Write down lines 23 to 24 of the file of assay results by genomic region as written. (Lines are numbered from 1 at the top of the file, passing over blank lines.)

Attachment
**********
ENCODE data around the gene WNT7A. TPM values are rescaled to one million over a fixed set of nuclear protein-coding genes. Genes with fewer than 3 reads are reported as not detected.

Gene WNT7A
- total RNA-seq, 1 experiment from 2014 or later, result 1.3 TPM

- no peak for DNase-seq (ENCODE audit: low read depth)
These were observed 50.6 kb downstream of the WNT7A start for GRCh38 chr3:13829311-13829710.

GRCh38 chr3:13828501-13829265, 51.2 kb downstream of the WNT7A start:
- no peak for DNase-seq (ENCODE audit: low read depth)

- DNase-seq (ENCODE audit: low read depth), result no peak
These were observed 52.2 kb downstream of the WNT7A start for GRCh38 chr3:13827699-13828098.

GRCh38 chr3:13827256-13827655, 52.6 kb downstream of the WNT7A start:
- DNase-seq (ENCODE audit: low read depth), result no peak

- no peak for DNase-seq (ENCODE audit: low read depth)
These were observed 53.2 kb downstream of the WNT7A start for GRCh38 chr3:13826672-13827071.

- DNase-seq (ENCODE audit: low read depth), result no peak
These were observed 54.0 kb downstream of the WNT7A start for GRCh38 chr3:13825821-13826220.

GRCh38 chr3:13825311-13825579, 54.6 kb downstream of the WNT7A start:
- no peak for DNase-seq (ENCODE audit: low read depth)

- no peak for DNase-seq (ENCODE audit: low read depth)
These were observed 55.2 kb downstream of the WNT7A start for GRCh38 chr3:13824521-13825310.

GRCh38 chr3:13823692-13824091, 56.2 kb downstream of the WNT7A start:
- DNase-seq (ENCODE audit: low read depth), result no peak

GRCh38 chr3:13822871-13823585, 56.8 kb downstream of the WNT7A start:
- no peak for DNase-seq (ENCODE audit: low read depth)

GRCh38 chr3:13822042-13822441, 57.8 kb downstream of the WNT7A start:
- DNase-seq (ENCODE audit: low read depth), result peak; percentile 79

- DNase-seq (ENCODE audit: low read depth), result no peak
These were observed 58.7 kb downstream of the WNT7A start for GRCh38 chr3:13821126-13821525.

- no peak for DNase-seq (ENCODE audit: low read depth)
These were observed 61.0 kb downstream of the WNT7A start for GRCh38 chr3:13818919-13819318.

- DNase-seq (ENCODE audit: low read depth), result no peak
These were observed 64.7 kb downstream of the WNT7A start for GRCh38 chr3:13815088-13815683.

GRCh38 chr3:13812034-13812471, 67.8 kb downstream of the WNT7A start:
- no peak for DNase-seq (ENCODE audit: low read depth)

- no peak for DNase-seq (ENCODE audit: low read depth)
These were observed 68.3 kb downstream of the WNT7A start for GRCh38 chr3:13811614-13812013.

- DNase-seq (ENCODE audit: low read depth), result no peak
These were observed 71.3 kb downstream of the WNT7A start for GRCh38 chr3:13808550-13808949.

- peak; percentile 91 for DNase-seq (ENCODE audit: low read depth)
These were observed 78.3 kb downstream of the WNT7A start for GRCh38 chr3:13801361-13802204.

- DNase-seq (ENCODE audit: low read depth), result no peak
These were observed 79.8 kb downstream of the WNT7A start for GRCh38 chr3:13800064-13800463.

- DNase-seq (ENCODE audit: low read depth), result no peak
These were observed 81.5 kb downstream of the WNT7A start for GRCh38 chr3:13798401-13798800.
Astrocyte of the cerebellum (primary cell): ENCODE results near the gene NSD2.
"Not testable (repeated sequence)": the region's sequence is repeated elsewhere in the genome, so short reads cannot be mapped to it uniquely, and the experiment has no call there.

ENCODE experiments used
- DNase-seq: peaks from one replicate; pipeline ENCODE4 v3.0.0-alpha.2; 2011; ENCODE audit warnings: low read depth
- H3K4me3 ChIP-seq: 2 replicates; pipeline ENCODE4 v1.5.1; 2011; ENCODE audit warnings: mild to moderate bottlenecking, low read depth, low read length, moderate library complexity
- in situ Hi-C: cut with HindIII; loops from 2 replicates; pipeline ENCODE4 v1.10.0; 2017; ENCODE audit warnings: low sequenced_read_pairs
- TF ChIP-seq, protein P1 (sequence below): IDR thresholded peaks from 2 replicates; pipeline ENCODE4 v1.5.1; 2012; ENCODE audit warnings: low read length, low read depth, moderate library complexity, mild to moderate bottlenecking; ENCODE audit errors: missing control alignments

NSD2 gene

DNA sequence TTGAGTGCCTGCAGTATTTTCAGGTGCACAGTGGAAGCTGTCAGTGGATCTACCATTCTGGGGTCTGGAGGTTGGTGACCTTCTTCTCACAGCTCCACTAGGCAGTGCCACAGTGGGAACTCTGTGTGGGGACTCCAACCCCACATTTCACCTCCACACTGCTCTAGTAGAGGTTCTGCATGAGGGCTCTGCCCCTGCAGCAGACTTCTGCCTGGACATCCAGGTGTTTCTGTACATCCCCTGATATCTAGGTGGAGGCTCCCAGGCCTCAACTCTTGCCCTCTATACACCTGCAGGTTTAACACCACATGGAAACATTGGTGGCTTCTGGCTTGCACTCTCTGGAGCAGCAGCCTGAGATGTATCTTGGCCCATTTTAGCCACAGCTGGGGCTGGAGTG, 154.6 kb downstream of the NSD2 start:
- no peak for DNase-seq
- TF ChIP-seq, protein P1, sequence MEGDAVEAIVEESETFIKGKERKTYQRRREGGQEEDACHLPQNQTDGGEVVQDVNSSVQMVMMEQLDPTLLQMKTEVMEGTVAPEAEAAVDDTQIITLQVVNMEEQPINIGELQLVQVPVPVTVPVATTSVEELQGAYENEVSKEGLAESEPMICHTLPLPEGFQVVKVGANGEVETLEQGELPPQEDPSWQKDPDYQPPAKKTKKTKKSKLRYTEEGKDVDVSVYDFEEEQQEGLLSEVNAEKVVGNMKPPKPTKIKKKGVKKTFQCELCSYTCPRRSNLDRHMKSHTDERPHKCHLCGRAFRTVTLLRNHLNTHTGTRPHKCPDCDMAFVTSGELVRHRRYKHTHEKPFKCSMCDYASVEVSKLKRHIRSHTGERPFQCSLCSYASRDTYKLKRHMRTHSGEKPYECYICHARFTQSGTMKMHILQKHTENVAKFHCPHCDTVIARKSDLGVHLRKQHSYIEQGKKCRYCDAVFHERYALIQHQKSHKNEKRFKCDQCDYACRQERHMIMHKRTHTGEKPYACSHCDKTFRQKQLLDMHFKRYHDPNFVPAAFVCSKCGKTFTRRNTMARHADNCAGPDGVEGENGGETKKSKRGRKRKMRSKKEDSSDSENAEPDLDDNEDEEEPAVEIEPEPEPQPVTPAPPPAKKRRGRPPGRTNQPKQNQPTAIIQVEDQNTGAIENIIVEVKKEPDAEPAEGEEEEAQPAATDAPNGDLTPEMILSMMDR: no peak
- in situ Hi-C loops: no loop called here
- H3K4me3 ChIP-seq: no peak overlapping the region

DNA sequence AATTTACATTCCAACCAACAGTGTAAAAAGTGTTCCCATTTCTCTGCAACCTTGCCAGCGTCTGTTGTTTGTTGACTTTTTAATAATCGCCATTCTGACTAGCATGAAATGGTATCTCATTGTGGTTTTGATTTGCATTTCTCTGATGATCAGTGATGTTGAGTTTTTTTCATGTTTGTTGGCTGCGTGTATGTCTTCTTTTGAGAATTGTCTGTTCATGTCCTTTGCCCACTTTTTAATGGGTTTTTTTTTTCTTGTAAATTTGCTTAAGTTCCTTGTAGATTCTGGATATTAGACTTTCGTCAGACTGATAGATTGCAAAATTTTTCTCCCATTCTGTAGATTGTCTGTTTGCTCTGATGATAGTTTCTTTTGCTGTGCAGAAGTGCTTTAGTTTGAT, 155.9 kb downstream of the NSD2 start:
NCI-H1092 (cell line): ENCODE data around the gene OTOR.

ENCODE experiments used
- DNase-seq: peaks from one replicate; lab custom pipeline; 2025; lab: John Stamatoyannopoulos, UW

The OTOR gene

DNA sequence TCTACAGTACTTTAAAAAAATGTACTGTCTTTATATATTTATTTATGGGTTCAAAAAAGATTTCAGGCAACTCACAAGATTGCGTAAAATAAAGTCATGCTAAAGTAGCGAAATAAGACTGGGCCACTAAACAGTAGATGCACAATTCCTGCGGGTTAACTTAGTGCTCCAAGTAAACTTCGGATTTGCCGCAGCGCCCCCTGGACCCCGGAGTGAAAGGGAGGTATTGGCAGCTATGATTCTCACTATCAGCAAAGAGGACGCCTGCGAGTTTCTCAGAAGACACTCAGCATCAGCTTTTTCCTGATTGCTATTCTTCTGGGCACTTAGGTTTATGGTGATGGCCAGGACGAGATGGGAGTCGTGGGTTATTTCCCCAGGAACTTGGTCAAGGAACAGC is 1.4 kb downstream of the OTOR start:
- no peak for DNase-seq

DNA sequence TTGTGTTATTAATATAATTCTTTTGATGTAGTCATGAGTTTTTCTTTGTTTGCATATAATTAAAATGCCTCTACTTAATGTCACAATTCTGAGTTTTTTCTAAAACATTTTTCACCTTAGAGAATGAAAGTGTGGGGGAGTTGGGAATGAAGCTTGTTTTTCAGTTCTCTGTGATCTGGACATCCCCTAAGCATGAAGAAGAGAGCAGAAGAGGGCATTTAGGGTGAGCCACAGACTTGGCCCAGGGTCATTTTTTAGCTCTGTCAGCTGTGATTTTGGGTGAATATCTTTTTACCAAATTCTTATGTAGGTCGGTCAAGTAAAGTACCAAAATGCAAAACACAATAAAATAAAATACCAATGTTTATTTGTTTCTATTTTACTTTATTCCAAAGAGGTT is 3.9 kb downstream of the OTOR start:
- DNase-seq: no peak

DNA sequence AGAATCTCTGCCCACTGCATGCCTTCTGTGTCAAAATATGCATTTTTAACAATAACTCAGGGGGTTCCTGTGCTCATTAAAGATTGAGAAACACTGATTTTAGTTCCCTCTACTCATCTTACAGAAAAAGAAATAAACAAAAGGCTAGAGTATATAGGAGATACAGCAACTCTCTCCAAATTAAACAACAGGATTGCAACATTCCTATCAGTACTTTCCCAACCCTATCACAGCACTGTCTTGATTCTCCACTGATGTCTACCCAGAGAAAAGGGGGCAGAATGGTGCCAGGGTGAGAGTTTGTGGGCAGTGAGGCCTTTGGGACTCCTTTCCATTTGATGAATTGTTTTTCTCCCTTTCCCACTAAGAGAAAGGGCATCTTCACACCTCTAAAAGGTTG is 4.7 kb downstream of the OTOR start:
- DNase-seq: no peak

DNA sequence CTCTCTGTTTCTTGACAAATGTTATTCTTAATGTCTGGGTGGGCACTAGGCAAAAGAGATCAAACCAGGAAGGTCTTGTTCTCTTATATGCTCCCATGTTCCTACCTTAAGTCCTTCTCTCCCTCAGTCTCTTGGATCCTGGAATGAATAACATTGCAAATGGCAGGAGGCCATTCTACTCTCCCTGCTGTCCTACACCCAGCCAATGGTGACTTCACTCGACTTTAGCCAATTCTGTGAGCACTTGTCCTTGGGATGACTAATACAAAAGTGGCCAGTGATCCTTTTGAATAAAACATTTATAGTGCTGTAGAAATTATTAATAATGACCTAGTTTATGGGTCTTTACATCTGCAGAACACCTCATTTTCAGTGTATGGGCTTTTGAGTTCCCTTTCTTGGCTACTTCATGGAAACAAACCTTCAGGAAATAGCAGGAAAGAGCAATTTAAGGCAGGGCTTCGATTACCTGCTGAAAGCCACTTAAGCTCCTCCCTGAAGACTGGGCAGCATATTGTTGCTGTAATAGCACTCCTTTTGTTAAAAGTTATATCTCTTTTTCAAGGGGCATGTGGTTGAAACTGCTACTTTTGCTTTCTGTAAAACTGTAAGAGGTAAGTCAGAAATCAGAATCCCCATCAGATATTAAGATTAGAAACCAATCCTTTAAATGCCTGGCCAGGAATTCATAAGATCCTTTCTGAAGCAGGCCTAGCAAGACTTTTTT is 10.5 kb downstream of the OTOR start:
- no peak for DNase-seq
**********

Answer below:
- no peak for DNase-seq (ENCODE audit: low read depth)

GRCh38 chr3:13822042-13822441, 57.8 kb downstream of the WNT7A start: